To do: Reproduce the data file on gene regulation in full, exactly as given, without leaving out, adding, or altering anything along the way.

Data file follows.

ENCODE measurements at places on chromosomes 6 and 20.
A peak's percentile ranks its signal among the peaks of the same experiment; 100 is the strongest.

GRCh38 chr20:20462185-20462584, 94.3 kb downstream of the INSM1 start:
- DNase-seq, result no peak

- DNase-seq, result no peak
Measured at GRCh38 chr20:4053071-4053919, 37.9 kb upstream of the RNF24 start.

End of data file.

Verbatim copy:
ENCODE measurements at places on chromosomes 6 and 20.
A peak's percentile ranks its signal among the peaks of the same experiment; 100 is the strongest.

GRCh38 chr20:20462185-20462584, 94.3 kb downstream of the INSM1 start:
- DNase-seq, result no peak

- DNase-seq, result no peak
Measured at GRCh38 chr20:4053071-4053919, 37.9 kb upstream of the RNF24 start.